The next game by the developer of Kerbal Space Program Felipe Falanghe is called Balsa Model Flight Simulator and it is already a lot of fun (I am currently playing a closed beta and it should be out soon):

First ground takeoff in a plane I built: https://www.twitch.tv/videos/715155254

Midair collision during dogfight: https://www.twitch.tv/videos/715177161

Action figures in the cockpit: https://www.twitch.tv/videos/715210985

I am enjoying [MSFS 2020](https://www.twitch.tv/videos/715725728) but the lack of a damage model and the “Empty Screen of Death” is really disappointing. I hope they add a damage model eventually. Seeing things go wrong without dying or hurting anyone is one of the joys of video games.

Also keep an eye out for [Dead Stick](https://store.steampowered.com/app/771800/Deadstick__Bush_Fl...).


In the mean time there's always Kerbal Space Program.


Try A-10 Cuba if you want to see this done right, in terms of fun.

Can knock bits of your wings off, grind your gears up etc


You can have two settings, one where things fade to black and the other where you bounce off with the collision doing no damage.


"ladies and gentlemen if you look out the window to the right you will see...the blinding hubris of mankind as it pierces the heavens to mock god himself."


In some versions, the leadership of the country you're flying in uses the crash to justify two long-term wars, one of which lasts a minimum of 19 years, costing trillions of dollars and countless lives and ultimately failing to achieve anything other than even more instability in the middle east.


Glad I don't live in this simulation.


If you can read my comment... I have news for you.


Also more instability within the country.


In other words, by creating more long lasting instability in the Middle Easy they achieved their goal, hypothetically speaking in the simulation of course.


> ultimately failing to achieve anything other than even more instability in the middle east

Hate to break it to you but this was the exact desired outcome.


>> ultimately failing to achieve anything other than even more instability in the middle east

> Hate to break it to you but this was the exact desired outcome.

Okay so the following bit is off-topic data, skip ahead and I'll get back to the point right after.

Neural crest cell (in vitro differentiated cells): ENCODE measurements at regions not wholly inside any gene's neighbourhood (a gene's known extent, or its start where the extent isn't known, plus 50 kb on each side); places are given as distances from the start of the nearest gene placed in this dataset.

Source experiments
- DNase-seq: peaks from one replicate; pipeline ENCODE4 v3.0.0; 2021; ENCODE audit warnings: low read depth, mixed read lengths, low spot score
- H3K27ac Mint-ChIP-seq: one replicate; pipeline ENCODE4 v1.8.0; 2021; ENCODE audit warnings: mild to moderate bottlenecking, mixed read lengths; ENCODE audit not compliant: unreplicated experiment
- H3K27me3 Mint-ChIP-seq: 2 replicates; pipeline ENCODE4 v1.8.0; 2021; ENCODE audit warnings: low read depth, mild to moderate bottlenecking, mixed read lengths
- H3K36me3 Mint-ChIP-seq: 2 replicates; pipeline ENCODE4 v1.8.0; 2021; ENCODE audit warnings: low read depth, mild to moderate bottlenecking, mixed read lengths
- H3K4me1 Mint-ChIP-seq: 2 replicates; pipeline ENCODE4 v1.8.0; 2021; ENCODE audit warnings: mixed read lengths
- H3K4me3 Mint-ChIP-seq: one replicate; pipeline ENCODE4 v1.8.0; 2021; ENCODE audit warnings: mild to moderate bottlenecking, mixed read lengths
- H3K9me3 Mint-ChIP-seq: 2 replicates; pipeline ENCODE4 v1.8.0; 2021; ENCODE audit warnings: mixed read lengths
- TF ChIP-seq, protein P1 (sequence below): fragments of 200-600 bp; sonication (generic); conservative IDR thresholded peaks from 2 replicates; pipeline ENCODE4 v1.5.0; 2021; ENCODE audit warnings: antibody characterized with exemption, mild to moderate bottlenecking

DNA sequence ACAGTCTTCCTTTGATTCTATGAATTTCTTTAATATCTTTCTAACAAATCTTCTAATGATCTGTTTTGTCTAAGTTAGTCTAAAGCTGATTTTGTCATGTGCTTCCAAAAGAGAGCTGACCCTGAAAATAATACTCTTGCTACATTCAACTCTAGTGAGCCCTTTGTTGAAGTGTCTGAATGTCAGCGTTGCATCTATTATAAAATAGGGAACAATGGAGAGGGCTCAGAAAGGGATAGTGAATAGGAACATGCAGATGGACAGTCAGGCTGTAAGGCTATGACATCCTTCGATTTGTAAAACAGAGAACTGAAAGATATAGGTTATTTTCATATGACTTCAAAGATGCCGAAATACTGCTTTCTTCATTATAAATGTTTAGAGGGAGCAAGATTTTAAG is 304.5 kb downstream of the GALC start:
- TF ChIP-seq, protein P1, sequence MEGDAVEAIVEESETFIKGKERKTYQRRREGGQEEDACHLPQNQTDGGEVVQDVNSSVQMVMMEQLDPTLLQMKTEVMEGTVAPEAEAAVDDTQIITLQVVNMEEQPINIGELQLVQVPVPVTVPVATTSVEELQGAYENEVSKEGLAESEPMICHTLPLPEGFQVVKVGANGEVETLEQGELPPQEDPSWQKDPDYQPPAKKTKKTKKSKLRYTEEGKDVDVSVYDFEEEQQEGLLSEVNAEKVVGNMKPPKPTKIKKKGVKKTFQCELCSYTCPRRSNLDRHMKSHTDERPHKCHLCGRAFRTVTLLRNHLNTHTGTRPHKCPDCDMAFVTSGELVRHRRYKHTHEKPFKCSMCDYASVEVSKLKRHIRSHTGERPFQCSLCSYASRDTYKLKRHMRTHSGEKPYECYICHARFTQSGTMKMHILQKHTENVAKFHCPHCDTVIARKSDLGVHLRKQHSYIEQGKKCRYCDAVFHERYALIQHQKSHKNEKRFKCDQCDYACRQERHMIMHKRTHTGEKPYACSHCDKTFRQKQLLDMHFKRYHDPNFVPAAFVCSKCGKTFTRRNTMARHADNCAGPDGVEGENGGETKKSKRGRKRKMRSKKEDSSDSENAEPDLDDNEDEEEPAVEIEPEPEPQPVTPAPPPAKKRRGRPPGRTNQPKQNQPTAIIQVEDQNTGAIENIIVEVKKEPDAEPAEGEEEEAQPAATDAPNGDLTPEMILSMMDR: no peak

That's not actually true. It doesn't seem like it was deeply cynical and nefarious like that; it was more of an overly-simplistic moral crusade:

https://www.nytimes.com/2020/07/28/books/review/to-start-a-w...:

> In “Plan of Attack,” Bob Woodward described Bush as being beset by doubt about the case for war, and suggested that Tenet’s affirmation had been “very important.” Draper disagrees. The issue wasn’t the evidence. It was the spin: “Tenet’s words were ‘important’ only because they helped remove any doubt as to whether the C.I.A. could mount a solid case.” Bush’s thinking was as clear as it was simplistic. Saddam was a monster. It would be a bad idea to leave him in power. According to Draper, Bush’s “increasingly bellicose rhetoric reflected a wartime president who was no longer tethered to anything other than his own convictions.”

> In his 2005 Inaugural Address, Bush tried to turn neoconservative ideology into official doctrine: “It is the policy of the United States to seek and support the growth of democratic movements and institutions in every nation and culture, with the ultimate goal of ending tyranny in our world.” It wasn’t until the shellacking that the Republicans endured in the 2006 midterm elections that Bush began to abandon his fantasies about spreading peace, love and understanding across the Middle East. He fired Rumsfeld and shunted Cheney to the side.


Bush the Lesser made no decisions. He did what his handlers told him to do. Of course the same people who did in Mosaddegh and have done dozens of other coups (and much worse besides) wanted a less stable region. Less stable regions lead to increased spending on armaments and "black" budgets. As we're reminded by the recently-completed "Blowback" podcast [0], blowback is a feature not a bug. The machine works the same way every time, not due to a mistake or the bad luck of having bad people in control but because it is a machine that works the same way every time.

[0] https://blowback.show/


You are entirely off on this. (Iranian born, with picture of Mossadeqh on my wall when I was a kid.)